7. “They predict, that this transfer of the principal, when completed, will occasion an exportation of three millions of dollars annually for the interest, a drain of coin, of which as there has been no example, no calculation can be made of its consequences.
8. “That the banishment of our coin will be completed by the creation of ten millions of paper money in the form of bank bills, now issuing into circulation.
9. “They think the ten or twelve per cent. annual profit, paid to the lenders of this paper medium, are taken out of the pocket of the people, who would have had without interest the coin it is banishing.
10. “That all the capital employed in paper speculation is barren and useless, producing, like that on a gaming-table, no accession to itself, and is withdrawn from commerce and agriculture, where it would have produced an addition to the common mass.
11. “That it nourishes in our citizens vice and idleness instead of industry and morality.
12. “That it has furnished effectual means of corrupting such a portion of the legislature, as turns the balance between the honest voters, whichever way it is directed.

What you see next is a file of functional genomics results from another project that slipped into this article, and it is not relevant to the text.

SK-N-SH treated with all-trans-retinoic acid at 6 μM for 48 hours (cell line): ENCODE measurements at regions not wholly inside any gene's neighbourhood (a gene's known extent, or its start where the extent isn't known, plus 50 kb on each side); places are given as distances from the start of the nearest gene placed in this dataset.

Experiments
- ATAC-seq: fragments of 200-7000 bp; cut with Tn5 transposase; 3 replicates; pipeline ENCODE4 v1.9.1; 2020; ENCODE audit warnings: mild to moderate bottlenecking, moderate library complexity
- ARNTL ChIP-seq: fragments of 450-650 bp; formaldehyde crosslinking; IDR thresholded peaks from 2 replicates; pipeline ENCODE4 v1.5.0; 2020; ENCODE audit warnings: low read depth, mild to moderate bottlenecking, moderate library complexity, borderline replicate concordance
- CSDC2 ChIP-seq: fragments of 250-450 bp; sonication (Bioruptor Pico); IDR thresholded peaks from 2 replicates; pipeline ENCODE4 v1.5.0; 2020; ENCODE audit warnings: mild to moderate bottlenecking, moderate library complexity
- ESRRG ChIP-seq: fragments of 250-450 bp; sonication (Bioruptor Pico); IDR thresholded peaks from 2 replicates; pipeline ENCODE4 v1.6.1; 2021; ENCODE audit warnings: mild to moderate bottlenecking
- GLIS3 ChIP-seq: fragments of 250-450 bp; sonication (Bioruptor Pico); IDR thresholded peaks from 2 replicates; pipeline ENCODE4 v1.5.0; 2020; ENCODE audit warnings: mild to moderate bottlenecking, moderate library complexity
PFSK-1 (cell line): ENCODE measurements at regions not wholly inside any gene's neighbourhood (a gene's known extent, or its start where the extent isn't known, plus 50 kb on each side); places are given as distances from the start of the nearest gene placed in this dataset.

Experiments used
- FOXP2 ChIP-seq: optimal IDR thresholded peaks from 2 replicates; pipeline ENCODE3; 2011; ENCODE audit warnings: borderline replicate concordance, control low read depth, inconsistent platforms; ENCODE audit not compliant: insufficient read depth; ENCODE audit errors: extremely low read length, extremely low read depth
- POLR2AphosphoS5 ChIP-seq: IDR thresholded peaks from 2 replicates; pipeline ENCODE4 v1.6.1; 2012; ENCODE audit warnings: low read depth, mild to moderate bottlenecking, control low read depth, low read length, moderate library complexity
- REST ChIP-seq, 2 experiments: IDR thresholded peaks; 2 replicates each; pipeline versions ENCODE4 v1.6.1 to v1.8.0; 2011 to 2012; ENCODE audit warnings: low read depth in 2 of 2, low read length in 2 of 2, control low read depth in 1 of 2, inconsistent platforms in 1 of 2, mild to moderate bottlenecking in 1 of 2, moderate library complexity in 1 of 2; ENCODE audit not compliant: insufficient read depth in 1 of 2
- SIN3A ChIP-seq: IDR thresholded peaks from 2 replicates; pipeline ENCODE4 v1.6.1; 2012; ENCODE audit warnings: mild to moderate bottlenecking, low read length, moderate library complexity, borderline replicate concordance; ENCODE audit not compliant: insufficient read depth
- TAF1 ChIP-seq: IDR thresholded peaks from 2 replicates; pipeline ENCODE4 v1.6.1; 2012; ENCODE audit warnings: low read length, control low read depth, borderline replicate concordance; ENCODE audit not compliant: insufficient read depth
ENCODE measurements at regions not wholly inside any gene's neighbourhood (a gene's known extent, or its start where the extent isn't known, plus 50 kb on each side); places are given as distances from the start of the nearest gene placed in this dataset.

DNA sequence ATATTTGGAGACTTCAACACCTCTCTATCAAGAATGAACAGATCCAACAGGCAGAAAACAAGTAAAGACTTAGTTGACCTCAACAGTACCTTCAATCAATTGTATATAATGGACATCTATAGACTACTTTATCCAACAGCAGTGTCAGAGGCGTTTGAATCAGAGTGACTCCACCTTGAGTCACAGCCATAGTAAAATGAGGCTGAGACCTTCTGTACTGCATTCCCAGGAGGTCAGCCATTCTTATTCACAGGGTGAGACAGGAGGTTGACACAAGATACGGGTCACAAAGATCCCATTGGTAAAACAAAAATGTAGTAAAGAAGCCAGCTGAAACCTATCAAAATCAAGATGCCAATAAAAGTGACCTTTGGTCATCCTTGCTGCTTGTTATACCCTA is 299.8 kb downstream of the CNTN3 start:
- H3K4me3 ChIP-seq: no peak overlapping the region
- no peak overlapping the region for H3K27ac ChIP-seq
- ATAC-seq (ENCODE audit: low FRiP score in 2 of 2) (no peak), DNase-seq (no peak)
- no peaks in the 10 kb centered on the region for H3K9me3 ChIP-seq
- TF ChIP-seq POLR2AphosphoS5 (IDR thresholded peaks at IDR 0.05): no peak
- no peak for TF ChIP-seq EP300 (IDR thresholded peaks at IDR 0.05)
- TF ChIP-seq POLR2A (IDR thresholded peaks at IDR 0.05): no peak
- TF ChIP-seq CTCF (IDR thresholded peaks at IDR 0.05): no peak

13. “That this corrupt squadron, deciding the voice of the legislature, have manifested their dispositions to get rid of the limitations imposed by the constitution on the general legislature; limitations, on the faith of which the States acceded to that instrument.
14. “That the ultimate object of all this is to prepare the way for a change, from the present republican form of government to that of a monarchy, of which the British constitution is to be the model.
15. “That this was contemplated in the Convention they say is no secret, because its partisans have made none of it. To effect it then was impracticable, but they are still eager after their object, and are predisposing every thing for its ultimate attainment.
16. “So many of them have got into the legislature, that, aided by the corrupt squadron of paper-dealers, who are at their devotion, they make a majority in both houses.
17. “The republican party, who wish to preserve the government in its present form, are fewer, even when joined by the two, three, or half-dozen antifederalists, who, though they dare not avow it, are still opposed to any general government; but, being less so to a republican than a monarchical one, they naturally join those whom they think pursuing the lesser evil.
18. “Of all the mischiefs objected to the system of measures before mentioned, none, they add, is so afflicting and fatal to every honest hope, as the corruption of the legislature. As it was the earliest of these measures, it became the instrument for producing the rest, and will be the instrument of producing in future a king, lords, and commons, or whatever else those who direct it may choose. Withdrawn such a distance from the eye of their constituents, and these so dispersed as to be inaccessible to public information, and particularly to that of the conduct of their own representatives, they will form the worst government upon earth if the means of their corruption be not prevented.